Audiology and Patient Trust
Course suitable for:
Audiologists who work with deaf children, adults and their Families
Dr Kris English
Building and maintaining relationships of trust with patients can be extremely challenging. Building and maintaining relationships of trust with patients can be extremely challenging. Audiologists could be pardoned for sometimes wondering if, within the field of health care, we have more than our share of challenge in this area. When we sit down with adult patients for the first time, it’s not uncommon to notice one or more resistance indicators: years of waiting, minimal enthusiasm for improving the status quo, second-hand reports from friends and family about hearing aids that did not help. When meeting parents, it’s understandable that they would question our diagnosis and recommendations when they can’t confirm hearing loss themselves. It’s a tough position to be in: we’ve only just started, yet already we are playing “catch up” in the trust department.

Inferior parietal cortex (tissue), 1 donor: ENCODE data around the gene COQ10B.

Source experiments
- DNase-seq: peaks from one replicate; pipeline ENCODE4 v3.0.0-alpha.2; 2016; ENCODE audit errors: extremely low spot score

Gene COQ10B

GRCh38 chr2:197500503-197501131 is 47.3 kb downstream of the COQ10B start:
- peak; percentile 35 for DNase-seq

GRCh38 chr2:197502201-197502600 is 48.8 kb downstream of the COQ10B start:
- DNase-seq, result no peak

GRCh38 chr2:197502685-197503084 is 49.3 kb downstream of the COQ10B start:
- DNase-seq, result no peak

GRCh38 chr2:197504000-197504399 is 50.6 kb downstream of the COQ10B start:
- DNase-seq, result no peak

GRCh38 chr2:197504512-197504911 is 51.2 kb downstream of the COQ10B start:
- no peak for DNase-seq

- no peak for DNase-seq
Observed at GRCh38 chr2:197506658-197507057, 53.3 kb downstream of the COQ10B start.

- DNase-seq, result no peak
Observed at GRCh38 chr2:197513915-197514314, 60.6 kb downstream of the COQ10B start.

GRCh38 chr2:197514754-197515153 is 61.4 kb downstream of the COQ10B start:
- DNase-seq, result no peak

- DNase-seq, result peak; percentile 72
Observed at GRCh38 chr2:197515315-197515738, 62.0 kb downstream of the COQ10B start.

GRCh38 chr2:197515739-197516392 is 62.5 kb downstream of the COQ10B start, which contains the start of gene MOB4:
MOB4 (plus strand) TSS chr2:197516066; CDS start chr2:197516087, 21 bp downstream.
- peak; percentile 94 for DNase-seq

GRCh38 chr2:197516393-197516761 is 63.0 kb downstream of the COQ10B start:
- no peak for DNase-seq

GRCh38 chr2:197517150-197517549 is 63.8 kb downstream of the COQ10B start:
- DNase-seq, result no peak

Patient trust deserves serious consideration since trust levels have been consistently correlated to a patient’s decision to follow a health care provider’s recommendations: that is, the more patients trust their health care providers, the more likely they will follow recommendations for treatment. In many respects, our ability to engender patient trust may be the most important asset of an effective audiologist.
Attendees will be able to:
1. Describe how patient trust is measured in health care.
2. Demonstrate a set of counseling strategies known to engender patient trust.
3. Describe the relationship between patient trust and patient adherence.